Five 365 recently had the opportunity to sit down with TLI Jiu Jitsu Black Belt, Aarae Alexander. The recent University of Maryland Graduate talks about balancing her career as a Civil Engineer, BJJ, and what BJJ has done for her in her life.

1, What does Jiujitsu mean to you?

Jiu-jitsu has been a huge part of my life since I was a kid. Jiu-jitsu first and foremost taught me how to be a martial artist. I’ve learned self-discipline, hard work, determination, and so much more. This has helped me a lot in not only jiu jitsu, but also in college and the corporate world.

2, What would you tell someone who is thinking about doing jiujitsu?

I’d tell someone who is thinking about doing jiu jitsu to just try it. I think trying jiu jitsu as a kid is a little bit different because as a child you’re just down to try whatever. As an adult, trying jiu jitsu can feel a little silly because you don’t know what to do and you’re trying to make sense of everything. Definitely have an open mind. Jiu jitsu is basically just problem solving. It can be stress relief, exercise, and just fun.

3, If you weren’t doing Jiu-Jitsu what would you be doing?

If I wasn’t doing jiu jitsu, I’d probably just be working and going through the motions. I’d probably be pursuing a Master’s degree or something along those lines. I honestly don’t know.

4, Who introduced you to jiujitsu?

I started at Lloyd Irvin’s Martial Arts summer camp when I was 9 years old. I used to watch the kids that did jiu jitsu in summer camp train during our down time, and I really wanted to try it. I begged my parents to keep me in the program after summer camp. I eventually tried my first grappling class with Master Donnie, and after that I was hooked.

5, Who are your favorite Jiujitsu people to watch?

Of course I enjoy watching all of my teammates. Aside from them, on the women’s side, I love watching Michelle Nicolini, Kyra Gracie, Leticia Ribeiro, and Beatriz Mesquita. For the guys, I really like watching Bruno Malfacine, Mikey Musemeci, Leandro Lo, Jacare, and Xande.

7, How has the competition changed since getting your black belt?

I think that the level of competition is definitely high at black belt. One tiny mistake can change the course of a whole match. There are no filler matches. No one is a scrub, especially in the women’s divisions. You have to be prepared to go at it in every match. The quantity of women may not be there yet but the quality definitely is.

8, What do you think of the progression of women’s Jiujitsu?

I believe that women’s jiu jitsu is getting bigger. The opportunities for women are growing. Tournaments are starting to pay men and women equally which is pretty amazing. It’s nice to see things moving in this direction

9, What does being part of Team Lloyd Irvin mean to you?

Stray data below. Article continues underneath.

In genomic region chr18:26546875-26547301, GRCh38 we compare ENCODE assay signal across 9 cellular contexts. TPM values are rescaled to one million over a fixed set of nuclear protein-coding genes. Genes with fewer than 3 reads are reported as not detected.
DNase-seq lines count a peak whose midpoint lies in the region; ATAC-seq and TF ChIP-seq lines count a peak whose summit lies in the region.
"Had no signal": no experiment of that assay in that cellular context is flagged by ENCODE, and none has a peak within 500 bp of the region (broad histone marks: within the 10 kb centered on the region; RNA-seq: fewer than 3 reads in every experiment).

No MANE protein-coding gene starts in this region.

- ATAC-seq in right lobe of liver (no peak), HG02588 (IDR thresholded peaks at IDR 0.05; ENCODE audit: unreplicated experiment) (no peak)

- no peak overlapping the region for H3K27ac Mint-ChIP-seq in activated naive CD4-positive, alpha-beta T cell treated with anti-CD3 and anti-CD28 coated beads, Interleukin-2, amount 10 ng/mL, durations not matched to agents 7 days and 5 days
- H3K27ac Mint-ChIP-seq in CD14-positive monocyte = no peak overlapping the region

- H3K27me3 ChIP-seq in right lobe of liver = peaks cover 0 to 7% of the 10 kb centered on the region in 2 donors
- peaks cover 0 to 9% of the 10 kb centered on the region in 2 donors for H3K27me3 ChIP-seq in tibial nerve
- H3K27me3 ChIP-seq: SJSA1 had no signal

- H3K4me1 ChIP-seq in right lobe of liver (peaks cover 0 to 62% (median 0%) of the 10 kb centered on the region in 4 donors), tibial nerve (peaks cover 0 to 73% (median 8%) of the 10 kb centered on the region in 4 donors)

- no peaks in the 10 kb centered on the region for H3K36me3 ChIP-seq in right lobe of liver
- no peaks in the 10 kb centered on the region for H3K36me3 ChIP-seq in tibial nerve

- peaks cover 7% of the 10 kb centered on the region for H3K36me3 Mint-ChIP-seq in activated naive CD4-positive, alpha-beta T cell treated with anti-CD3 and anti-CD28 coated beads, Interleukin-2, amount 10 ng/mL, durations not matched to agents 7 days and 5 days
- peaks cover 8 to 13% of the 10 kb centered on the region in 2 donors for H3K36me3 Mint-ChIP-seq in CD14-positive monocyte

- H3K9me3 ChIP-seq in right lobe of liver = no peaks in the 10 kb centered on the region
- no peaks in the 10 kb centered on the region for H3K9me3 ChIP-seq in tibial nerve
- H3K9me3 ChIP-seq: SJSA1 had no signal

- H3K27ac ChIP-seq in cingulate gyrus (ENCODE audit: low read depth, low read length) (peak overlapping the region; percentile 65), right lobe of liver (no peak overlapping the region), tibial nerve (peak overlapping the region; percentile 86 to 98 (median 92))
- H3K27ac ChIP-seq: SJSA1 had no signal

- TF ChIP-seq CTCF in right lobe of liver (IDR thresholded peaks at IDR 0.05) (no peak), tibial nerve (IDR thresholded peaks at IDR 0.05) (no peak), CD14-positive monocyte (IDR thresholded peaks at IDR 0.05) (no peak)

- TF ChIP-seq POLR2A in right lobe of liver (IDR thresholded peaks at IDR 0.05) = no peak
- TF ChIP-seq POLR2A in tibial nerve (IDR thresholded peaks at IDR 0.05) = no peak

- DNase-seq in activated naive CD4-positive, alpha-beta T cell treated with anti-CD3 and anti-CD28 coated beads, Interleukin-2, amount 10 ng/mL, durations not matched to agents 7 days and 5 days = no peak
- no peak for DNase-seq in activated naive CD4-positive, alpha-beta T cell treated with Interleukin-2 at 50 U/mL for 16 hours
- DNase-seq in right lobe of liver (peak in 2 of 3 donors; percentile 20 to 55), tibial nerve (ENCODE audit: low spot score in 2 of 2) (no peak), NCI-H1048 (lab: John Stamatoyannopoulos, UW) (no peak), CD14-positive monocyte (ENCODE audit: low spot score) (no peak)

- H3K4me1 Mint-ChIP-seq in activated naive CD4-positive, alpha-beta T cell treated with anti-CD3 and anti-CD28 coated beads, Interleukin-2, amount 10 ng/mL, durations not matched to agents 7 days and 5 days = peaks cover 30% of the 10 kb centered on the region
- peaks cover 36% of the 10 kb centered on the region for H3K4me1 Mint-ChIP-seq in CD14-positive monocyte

Being part of Team Lloyd Irvin means so much to me. I’ve basically grown up with the people that I train with. We really are a family. We hang out together. We train together. We help bring out the best in each other. A win for one of us is literally a win for all of us. When you see me going crazy while one of my teammates is competing, that’s genuine.

10, When you started training as a kid with TLI,
Did you imagine you would be a successful black belt at such a young age?

I always want to be the best at everything I pursue. My first year at Worlds in 2009 really changed the game for me. I won double gold in the blue belt juvenile division. Watching the black belt finals that year was life-changing for me. I’ll never forget watching Michelle Nicolini and Leticia Ribeiro fighting in the finals. It was such an amazing display of jiu jitsu. After that, I knew I wanted to compete at the highest level just like them.

11, What sets TLI apart from the rest?

I think Master Lloyd and Master Donnie have the blueprint to creating champions. They also just really care. Our team is literally just one big family. I think that familial aspect really changes the game. Everyone wants to see everyone grow and succeed.

12, You recently graduated from college and bought your first house. What would your tell others that are solely
chasing Jiu Jitsu Dreams?

I would tell people pursuing solely jiu jitsu to work hard and grind and the results will come. I don’t knock anyone for solely pursuing jiu jitsu. My path is different than the next person’s. I do think it’s important to be smart and make sure you’re taking care of your body. You have to think about longevity in jiu jitsu because anything can happen.

My parents always stressed education in my family. Not attending to college was not an option for me and my sister. I do believe that school isn’t for everyone, and that is 100% fine. You have to make sure you’re happy with your life because you’re the one living it. I think as long as you’re always trying to better yourself in whatever you do and you’re working hard that things will work out in the end.

I want to thank my parents and my sister for always supporting me. I also want to thank Master Lloyd, Master Donnie, and all of my teammates at Team Lloyd Irvin. And big shoutout to Hyperfly for keeping me in the nicest gis and gear.

Follow AaRae @aarae_bjj